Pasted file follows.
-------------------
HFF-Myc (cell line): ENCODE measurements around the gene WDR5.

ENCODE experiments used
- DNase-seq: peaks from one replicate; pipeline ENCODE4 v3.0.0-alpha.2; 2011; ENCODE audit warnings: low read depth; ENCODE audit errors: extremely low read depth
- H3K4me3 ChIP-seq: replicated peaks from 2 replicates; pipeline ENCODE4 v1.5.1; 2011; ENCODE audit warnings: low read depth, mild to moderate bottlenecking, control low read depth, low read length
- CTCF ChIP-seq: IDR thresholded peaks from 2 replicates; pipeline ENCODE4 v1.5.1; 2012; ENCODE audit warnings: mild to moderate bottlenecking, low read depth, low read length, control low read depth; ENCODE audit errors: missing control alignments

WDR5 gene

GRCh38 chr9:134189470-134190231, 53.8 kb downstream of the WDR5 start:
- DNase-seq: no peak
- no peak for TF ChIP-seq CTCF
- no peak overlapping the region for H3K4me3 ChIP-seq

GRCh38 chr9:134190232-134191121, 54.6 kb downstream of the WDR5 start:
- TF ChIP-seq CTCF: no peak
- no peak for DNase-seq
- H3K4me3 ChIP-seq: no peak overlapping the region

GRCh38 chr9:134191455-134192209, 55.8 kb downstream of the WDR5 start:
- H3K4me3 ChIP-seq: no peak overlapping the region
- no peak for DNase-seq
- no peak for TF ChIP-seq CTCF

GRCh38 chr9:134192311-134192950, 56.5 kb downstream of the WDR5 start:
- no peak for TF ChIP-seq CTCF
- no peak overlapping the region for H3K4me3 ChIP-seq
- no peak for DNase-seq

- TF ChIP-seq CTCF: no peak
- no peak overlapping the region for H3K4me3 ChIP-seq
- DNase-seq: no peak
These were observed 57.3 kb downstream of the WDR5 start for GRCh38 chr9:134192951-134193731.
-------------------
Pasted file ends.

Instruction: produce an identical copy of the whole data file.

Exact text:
HFF-Myc (cell line): ENCODE measurements around the gene WDR5.

ENCODE experiments used
- DNase-seq: peaks from one replicate; pipeline ENCODE4 v3.0.0-alpha.2; 2011; ENCODE audit warnings: low read depth; ENCODE audit errors: extremely low read depth
- H3K4me3 ChIP-seq: replicated peaks from 2 replicates; pipeline ENCODE4 v1.5.1; 2011; ENCODE audit warnings: low read depth, mild to moderate bottlenecking, control low read depth, low read length
- CTCF ChIP-seq: IDR thresholded peaks from 2 replicates; pipeline ENCODE4 v1.5.1; 2012; ENCODE audit warnings: mild to moderate bottlenecking, low read depth, low read length, control low read depth; ENCODE audit errors: missing control alignments

WDR5 gene

GRCh38 chr9:134189470-134190231, 53.8 kb downstream of the WDR5 start:
- DNase-seq: no peak
- no peak for TF ChIP-seq CTCF
- no peak overlapping the region for H3K4me3 ChIP-seq

GRCh38 chr9:134190232-134191121, 54.6 kb downstream of the WDR5 start:
- TF ChIP-seq CTCF: no peak
- no peak for DNase-seq
- H3K4me3 ChIP-seq: no peak overlapping the region

GRCh38 chr9:134191455-134192209, 55.8 kb downstream of the WDR5 start:
- H3K4me3 ChIP-seq: no peak overlapping the region
- no peak for DNase-seq
- no peak for TF ChIP-seq CTCF

GRCh38 chr9:134192311-134192950, 56.5 kb downstream of the WDR5 start:
- no peak for TF ChIP-seq CTCF
- no peak overlapping the region for H3K4me3 ChIP-seq
- no peak for DNase-seq

- TF ChIP-seq CTCF: no peak
- no peak overlapping the region for H3K4me3 ChIP-seq
- DNase-seq: no peak
These were observed 57.3 kb downstream of the WDR5 start for GRCh38 chr9:134192951-134193731.